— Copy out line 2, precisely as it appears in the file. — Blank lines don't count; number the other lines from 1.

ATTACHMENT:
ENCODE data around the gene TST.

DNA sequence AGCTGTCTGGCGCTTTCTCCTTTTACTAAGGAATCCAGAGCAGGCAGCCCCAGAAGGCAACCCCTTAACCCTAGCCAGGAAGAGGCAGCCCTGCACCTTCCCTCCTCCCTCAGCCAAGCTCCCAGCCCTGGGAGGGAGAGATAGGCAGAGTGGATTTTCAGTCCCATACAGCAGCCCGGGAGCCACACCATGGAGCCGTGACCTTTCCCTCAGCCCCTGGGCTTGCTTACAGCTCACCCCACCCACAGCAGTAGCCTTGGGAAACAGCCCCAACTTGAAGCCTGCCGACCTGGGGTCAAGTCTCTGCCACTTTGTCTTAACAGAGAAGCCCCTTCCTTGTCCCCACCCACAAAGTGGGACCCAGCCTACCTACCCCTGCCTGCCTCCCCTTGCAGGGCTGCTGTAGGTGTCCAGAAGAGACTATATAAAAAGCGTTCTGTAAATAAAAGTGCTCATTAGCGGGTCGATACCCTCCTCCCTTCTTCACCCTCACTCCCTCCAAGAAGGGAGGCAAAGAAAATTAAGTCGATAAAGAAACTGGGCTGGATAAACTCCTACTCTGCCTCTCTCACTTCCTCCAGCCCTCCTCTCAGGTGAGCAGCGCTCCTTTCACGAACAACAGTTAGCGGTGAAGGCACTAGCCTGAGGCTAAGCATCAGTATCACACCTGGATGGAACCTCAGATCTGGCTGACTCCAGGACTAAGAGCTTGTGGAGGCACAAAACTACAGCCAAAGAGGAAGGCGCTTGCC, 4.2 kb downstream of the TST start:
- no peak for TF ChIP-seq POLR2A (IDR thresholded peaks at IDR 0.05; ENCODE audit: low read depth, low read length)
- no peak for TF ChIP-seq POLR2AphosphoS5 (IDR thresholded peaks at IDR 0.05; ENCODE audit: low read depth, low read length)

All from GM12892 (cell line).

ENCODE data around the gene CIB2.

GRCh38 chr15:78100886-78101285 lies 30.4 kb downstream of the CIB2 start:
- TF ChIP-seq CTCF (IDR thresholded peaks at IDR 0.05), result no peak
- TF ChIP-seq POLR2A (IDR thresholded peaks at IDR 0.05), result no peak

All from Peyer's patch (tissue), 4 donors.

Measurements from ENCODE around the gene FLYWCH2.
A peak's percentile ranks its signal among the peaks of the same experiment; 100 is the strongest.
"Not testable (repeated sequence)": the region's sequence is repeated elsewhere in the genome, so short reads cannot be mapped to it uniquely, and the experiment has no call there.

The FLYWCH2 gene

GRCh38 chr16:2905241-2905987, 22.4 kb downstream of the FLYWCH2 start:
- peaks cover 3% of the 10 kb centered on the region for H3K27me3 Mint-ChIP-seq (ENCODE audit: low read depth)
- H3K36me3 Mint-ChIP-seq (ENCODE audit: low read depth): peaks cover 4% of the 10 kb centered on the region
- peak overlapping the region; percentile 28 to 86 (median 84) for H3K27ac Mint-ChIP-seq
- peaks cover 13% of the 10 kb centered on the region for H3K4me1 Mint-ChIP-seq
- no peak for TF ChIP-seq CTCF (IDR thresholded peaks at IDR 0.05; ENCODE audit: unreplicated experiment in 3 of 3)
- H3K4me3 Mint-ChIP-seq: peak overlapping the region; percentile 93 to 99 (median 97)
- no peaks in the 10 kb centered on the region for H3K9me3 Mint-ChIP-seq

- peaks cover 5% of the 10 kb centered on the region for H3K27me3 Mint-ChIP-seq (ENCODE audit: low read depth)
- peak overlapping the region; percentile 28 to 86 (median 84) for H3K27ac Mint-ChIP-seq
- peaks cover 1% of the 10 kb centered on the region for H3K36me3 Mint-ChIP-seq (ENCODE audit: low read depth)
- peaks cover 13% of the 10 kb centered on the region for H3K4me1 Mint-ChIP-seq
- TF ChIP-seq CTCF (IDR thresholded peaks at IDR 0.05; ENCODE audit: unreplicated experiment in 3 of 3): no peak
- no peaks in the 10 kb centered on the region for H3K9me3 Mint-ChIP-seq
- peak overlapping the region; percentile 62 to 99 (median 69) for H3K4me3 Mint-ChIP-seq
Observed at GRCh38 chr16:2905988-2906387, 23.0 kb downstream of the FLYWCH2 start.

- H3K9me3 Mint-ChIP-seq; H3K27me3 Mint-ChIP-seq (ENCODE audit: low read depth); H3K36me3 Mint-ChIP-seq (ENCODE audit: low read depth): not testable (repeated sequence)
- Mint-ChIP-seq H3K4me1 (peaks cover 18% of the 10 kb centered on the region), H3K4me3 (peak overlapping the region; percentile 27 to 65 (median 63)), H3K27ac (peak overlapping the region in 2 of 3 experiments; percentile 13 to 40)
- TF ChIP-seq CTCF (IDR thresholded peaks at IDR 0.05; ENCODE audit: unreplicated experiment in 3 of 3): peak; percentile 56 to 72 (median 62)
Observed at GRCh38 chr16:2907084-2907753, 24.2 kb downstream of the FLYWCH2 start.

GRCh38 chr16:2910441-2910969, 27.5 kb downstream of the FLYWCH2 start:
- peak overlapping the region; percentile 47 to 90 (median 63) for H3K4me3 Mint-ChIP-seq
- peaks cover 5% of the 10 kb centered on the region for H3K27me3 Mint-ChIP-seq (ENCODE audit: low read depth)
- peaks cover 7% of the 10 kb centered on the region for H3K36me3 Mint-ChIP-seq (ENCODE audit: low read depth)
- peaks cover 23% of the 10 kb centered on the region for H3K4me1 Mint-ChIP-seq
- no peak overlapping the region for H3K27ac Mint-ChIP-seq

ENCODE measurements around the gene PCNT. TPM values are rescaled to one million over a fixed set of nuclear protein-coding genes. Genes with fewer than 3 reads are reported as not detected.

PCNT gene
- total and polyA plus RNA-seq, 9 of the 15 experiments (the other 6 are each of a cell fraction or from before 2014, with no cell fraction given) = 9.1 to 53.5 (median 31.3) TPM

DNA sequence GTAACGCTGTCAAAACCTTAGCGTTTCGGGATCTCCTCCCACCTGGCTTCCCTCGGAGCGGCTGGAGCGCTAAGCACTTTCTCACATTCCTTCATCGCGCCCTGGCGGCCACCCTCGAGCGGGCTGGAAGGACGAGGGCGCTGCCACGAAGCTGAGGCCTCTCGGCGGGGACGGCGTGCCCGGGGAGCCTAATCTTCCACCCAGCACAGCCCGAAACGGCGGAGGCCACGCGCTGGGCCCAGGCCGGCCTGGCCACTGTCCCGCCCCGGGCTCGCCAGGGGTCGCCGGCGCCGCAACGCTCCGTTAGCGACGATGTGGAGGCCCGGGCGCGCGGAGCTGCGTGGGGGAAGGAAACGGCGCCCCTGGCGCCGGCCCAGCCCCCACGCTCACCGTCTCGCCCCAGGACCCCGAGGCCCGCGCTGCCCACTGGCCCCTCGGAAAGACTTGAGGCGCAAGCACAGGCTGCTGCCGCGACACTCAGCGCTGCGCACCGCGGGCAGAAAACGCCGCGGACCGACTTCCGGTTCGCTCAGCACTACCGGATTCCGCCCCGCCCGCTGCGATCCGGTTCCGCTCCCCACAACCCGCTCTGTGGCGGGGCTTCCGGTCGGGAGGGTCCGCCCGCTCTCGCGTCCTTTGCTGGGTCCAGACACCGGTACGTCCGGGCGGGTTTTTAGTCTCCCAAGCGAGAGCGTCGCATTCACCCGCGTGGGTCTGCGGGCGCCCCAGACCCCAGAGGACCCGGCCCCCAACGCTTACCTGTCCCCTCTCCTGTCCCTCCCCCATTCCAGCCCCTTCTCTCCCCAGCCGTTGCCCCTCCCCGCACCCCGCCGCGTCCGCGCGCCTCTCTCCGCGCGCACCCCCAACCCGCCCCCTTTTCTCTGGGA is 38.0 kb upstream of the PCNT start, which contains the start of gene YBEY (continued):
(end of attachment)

DNA sequence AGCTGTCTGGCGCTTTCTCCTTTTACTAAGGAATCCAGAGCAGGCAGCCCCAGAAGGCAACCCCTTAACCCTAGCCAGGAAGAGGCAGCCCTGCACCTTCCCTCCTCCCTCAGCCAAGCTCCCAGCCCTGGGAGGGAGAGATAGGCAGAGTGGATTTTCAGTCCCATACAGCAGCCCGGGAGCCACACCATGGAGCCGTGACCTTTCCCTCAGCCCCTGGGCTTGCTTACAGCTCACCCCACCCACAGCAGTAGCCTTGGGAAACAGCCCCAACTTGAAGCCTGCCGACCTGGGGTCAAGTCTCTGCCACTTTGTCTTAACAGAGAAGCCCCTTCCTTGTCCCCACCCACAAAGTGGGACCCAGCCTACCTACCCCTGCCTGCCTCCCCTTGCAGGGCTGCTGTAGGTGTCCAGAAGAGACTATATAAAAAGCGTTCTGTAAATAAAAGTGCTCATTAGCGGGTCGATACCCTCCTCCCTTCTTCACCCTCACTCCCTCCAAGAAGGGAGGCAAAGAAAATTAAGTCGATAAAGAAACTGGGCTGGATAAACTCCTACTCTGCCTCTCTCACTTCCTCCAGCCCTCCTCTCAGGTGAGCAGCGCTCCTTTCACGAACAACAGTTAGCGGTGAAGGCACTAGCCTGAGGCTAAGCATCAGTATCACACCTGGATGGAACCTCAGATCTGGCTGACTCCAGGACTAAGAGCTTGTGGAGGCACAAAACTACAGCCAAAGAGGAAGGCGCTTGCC, 4.2 kb downstream of the TST start: